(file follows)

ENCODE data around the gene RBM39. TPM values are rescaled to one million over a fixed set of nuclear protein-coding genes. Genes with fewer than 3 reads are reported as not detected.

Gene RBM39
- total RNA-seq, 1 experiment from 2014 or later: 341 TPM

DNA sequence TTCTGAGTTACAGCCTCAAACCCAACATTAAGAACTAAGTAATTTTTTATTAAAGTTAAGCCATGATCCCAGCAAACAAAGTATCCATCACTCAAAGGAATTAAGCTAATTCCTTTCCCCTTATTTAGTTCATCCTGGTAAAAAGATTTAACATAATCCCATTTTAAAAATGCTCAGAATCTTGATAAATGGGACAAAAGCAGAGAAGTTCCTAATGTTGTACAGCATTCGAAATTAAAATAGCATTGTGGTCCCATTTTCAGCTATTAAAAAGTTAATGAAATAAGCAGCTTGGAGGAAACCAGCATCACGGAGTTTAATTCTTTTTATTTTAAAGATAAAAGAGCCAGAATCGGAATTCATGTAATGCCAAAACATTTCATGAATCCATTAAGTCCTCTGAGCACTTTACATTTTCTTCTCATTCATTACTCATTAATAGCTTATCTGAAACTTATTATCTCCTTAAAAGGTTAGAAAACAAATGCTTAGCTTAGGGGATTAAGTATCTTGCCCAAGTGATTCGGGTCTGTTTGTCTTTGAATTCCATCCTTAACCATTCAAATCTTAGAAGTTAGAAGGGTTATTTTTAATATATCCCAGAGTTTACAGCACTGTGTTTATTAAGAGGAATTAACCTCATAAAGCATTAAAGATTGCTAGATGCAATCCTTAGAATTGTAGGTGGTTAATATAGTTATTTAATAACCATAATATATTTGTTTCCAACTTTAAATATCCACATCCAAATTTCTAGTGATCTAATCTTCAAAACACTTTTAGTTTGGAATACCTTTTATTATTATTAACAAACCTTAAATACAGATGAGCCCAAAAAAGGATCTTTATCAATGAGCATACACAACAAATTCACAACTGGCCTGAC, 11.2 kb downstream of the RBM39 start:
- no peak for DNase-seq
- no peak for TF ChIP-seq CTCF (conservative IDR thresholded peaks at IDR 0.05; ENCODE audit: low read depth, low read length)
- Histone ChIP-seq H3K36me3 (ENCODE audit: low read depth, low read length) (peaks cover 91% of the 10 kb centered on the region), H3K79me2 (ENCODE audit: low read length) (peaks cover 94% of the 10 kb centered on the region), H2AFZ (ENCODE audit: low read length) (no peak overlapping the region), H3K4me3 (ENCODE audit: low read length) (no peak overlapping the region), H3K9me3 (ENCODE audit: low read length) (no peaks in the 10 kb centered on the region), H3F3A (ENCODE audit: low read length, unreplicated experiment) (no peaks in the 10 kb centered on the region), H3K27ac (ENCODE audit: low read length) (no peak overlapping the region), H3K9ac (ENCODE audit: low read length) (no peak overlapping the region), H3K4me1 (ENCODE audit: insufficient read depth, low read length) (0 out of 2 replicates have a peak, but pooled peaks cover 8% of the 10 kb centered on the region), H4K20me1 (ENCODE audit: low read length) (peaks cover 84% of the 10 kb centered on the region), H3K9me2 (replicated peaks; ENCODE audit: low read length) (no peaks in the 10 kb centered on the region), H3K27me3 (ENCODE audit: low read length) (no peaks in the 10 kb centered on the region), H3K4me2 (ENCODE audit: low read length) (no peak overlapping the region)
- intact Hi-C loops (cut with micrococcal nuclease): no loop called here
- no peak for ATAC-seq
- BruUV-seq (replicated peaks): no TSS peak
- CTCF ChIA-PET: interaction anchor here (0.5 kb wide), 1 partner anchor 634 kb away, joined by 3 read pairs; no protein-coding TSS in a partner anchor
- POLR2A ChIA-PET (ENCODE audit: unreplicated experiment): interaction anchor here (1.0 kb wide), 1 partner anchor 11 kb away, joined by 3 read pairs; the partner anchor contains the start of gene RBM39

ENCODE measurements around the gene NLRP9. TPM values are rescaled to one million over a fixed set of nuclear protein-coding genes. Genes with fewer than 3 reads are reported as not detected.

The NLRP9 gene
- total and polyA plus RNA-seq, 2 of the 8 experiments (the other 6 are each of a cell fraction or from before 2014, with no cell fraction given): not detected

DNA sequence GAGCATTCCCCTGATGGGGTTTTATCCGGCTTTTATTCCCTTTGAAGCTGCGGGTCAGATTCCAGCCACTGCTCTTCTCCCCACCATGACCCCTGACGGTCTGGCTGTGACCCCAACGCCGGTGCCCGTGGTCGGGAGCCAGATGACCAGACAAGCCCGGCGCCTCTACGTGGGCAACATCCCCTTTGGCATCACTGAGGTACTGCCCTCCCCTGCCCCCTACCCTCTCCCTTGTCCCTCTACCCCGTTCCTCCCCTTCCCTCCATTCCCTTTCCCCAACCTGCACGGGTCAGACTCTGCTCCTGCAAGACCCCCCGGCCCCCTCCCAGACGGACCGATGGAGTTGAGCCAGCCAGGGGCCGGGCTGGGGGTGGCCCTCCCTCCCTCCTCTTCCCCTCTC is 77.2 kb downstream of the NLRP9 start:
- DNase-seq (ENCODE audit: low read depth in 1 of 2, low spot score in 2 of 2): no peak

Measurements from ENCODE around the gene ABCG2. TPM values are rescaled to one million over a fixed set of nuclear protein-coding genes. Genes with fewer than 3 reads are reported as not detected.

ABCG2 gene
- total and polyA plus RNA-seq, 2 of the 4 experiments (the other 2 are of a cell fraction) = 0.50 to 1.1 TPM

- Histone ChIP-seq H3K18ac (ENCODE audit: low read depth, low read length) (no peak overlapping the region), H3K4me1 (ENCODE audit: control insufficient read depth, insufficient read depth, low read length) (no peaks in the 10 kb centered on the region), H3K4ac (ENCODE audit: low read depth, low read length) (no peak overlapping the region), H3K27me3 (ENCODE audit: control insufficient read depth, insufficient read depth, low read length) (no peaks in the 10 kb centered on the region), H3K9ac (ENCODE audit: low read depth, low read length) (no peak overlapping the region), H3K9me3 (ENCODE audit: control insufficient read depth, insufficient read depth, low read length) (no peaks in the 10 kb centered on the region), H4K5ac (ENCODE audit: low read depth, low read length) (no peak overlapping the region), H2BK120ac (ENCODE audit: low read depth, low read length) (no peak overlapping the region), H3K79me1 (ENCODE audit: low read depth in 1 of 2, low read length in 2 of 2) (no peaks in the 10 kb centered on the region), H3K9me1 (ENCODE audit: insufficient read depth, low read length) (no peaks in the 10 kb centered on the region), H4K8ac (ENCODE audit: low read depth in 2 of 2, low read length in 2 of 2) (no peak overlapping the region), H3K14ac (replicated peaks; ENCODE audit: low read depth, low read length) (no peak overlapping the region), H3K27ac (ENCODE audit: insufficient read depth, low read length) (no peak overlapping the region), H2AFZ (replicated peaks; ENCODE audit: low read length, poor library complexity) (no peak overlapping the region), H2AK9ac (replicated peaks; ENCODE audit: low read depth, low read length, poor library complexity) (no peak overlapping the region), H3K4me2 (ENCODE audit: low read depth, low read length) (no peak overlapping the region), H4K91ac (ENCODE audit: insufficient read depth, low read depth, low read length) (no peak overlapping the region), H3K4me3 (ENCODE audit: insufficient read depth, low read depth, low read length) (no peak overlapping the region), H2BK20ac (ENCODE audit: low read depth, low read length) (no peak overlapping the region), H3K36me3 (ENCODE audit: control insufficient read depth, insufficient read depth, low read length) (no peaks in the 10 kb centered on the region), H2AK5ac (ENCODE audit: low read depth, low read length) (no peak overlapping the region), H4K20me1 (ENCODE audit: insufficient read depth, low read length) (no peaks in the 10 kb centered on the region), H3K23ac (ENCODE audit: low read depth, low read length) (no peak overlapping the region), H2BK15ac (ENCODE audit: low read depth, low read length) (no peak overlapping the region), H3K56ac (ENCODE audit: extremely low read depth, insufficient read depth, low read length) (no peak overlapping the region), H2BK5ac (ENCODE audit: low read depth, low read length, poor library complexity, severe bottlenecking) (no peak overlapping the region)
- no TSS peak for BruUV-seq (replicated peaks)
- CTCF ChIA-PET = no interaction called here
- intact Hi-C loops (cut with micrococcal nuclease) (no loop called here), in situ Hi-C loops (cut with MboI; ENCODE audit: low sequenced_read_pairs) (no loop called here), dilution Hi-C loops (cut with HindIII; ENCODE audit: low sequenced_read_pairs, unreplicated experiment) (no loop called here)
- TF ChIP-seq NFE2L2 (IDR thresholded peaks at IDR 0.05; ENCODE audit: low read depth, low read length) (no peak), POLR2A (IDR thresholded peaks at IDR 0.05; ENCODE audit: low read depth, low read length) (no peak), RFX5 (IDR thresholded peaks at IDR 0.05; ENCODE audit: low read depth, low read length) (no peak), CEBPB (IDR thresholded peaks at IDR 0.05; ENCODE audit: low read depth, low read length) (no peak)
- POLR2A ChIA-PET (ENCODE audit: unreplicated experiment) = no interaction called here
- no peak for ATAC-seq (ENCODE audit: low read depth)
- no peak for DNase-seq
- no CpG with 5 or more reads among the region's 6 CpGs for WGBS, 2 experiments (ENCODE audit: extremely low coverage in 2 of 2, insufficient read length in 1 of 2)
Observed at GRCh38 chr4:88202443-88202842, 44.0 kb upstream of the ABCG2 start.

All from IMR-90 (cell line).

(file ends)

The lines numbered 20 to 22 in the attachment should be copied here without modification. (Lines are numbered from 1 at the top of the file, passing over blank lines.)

- total and polyA plus RNA-seq, 2 of the 4 experiments (the other 2 are of a cell fraction) = 0.50 to 1.1 TPM

- Histone ChIP-seq H3K18ac (ENCODE audit: low read depth, low read length) (no peak overlapping the region), H3K4me1 (ENCODE audit: control insufficient read depth, insufficient read depth, low read length) (no peaks in the 10 kb centered on the region), H3K4ac (ENCODE audit: low read depth, low read length) (no peak overlapping the region), H3K27me3 (ENCODE audit: control insufficient read depth, insufficient read depth, low read length) (no peaks in the 10 kb centered on the region), H3K9ac (ENCODE audit: low read depth, low read length) (no peak overlapping the region), H3K9me3 (ENCODE audit: control insufficient read depth, insufficient read depth, low read length) (no peaks in the 10 kb centered on the region), H4K5ac (ENCODE audit: low read depth, low read length) (no peak overlapping the region), H2BK120ac (ENCODE audit: low read depth, low read length) (no peak overlapping the region), H3K79me1 (ENCODE audit: low read depth in 1 of 2, low read length in 2 of 2) (no peaks in the 10 kb centered on the region), H3K9me1 (ENCODE audit: insufficient read depth, low read length) (no peaks in the 10 kb centered on the region), H4K8ac (ENCODE audit: low read depth in 2 of 2, low read length in 2 of 2) (no peak overlapping the region), H3K14ac (replicated peaks; ENCODE audit: low read depth, low read length) (no peak overlapping the region), H3K27ac (ENCODE audit: insufficient read depth, low read length) (no peak overlapping the region), H2AFZ (replicated peaks; ENCODE audit: low read length, poor library complexity) (no peak overlapping the region), H2AK9ac (replicated peaks; ENCODE audit: low read depth, low read length, poor library complexity) (no peak overlapping the region), H3K4me2 (ENCODE audit: low read depth, low read length) (no peak overlapping the region), H4K91ac (ENCODE audit: insufficient read depth, low read depth, low read length) (no peak overlapping the region), H3K4me3 (ENCODE audit: insufficient read depth, low read depth, low read length) (no peak overlapping the region), H2BK20ac (ENCODE audit: low read depth, low read length) (no peak overlapping the region), H3K36me3 (ENCODE audit: control insufficient read depth, insufficient read depth, low read length) (no peaks in the 10 kb centered on the region), H2AK5ac (ENCODE audit: low read depth, low read length) (no peak overlapping the region), H4K20me1 (ENCODE audit: insufficient read depth, low read length) (no peaks in the 10 kb centered on the region), H3K23ac (ENCODE audit: low read depth, low read length) (no peak overlapping the region), H2BK15ac (ENCODE audit: low read depth, low read length) (no peak overlapping the region), H3K56ac (ENCODE audit: extremely low read depth, insufficient read depth, low read length) (no peak overlapping the region), H2BK5ac (ENCODE audit: low read depth, low read length, poor library complexity, severe bottlenecking) (no peak overlapping the region)
- no TSS peak for BruUV-seq (replicated peaks)